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By Nir8

Israel Il

Hello everyone!
I need some advice on pumpkins! =]

I bought online 2 kinds of pumpkin seeds (1 is a big pumpkin which was named "jack o' lantern pumpkin" came with photo #1 and the other are much smaller "sugar pie pumpkin" came with photo #2).

Anyway, I don't have a garden so I put each in a planter on the roof. The plant grown so big I don't know what will happen next. I just wanted to know if from these pictures you can tell if it's going well, since I've never planted anything I have no idea if they are ok. I sow them on the same day, on May 27th. On the big “Jack” pumpkin instuction said to sow 5 seeds and when they grow about 2” tall to thin them to 2 plants, I did so with the “big” and now have left only one plant, which took over the whole planter. And also flowers came out yesterday, so I'm guessing this one's good so far...

For the other, small “sugar pie” pumpkins, they said to sow 5 seeds then thin to 3 when they are , 2” tall. I did so, only, with this plant, a week after that they all died. I sowed another round on June 20th, only this time I didn't thin them yet, I'm afraid they might die on me again. They are all pretty big now, I'm not sure it's healthy for them. I only want one pumpkin from each type, since the planters are quite small, I don't think more than one will survive.

I'd appreciate any advice on how to proceed with them. I water them every other day with lots of water, on the internet I read they need strong sun and lots of water so I'm doing that. If it matters, I live in Israel.

Here are pictures of the plants so far:

Jack O' Lantern:

Sugar pie:

Thanks a lot and good day!! =]

Jack Sugar Pict0167



In my opinion your planters are far far too small.

I grow mine in 10"(250mm)diameter bottomless pots of a similar depth,which sit on top of my compost heap.

In you case I would say it is not essential to place them on a compost heap but I would get them into bigger pots ASAP before they become pot bound and possibly die off.

I find builders buckets with holes in the bottom are a useful size.

Let the runners (stems) run over the ground.

It is not unusual for my stems to extend to over two metres from the pot.

This link (with pictures) might assist you!

The variety in the pictures are Jack o' Lantern

8 Jul, 2012


Hey TG! Thank you for your quick reply!

That link is helpful, though, I need to ask about some things that are unclear to me...

First, I don't understand about the timings on that link, they begin with what to do after 4 months, while my plant is 2 months already and it's pretty big, also, I did not do put it in a small cup size planter like they began, so I don't know where I am on that timeline.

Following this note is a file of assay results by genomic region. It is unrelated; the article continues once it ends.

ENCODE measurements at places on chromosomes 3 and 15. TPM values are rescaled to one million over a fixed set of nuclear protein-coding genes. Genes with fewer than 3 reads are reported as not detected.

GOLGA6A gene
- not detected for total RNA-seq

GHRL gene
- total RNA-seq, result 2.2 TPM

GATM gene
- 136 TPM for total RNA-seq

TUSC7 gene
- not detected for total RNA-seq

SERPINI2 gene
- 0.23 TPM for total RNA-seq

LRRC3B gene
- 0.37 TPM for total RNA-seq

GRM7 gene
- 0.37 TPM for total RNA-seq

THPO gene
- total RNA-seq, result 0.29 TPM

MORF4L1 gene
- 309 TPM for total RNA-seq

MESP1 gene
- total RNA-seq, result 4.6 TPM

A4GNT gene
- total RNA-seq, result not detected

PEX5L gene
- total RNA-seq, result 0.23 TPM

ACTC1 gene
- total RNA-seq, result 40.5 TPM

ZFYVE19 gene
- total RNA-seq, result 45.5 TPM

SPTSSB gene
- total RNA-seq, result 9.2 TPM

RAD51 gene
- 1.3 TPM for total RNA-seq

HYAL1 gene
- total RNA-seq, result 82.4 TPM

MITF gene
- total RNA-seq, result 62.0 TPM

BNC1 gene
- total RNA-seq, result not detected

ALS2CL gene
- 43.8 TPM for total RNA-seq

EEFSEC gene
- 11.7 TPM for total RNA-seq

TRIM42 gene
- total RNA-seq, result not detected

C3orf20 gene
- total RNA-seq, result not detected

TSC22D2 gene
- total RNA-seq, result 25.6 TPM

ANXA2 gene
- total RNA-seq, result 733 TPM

Second, Please, will you care to elaborate on this sentence, I don't quite understand it: "Week 27; Pinch out the growing tips of trailing varieties to encourage the production of laterals which tend to bear most of the female flowers."

+ I might not understand some of the instructions, but according to them, I should see the first fruit after more than 7 months? I thought it was less than that, is it really 7 months?

Thanks to all the helpers (:

29 Jul, 2012


Quote; I don't know where I am on that timeline.

I wouldn't worry too much about the time line due to the climate you live in, I would guess it is much colder here in the UK so most things will take longer than what I would expect where you are.

Quote;"Week 27; Pinch out the growing tips of trailing varieties to encourage the production of laterals which tend to bear most of the female flowers."

Pumpkin plants will send out runners as long as you let them, and they will produce fruit at intervals along these runners.

There is a limit to the number of fruits a plant can sustain.

For example if you go for a lot of fruit, they will be quite small so generally the less fruit on a plant the bigger the fruit.

So basically what is means is; cut the growing tip off after about three fruit have set.

Another way is to cut the growing tip off after one or two fruit have set; this will cause the plant to produce laterals (branches if you like).

Then you can allow one fruit to grow on each lateral, and in this way you still get three or four fruits per plant but the plant does not take up as much space.

Quote; I thought it was less than that, is it really 7 months?

Again this depends upon where you live and if you are growing them under cover or out in the open.

Plus the fact the 7 months you mention is for growing in the UK.

If you look at my link again you will see that from my planting out time (week 22) I am pollinating fruit within 6-7 weeks (week 29)

Then depending upon temperature it can take up another ten weeks till the fruit matures.

In Israel I would think this period would be substantially reduced!

I hope that clarifies your issues..Tg

30 Jul, 2012


Oh I understand now, our summers are more suitable for the plant so it might grow faster than in a climate where it stuggles.

About the fruits, when there will be a few I just need to thin out some so that one or two will grow in optimal conditions. (like I did when I sowed the seeds, I put 6 seeds and they all came up, I thinned (?) them and left only the 2 most stronger plants). same with the fruit gotcha

Thanks again ^^

30 Jul, 2012

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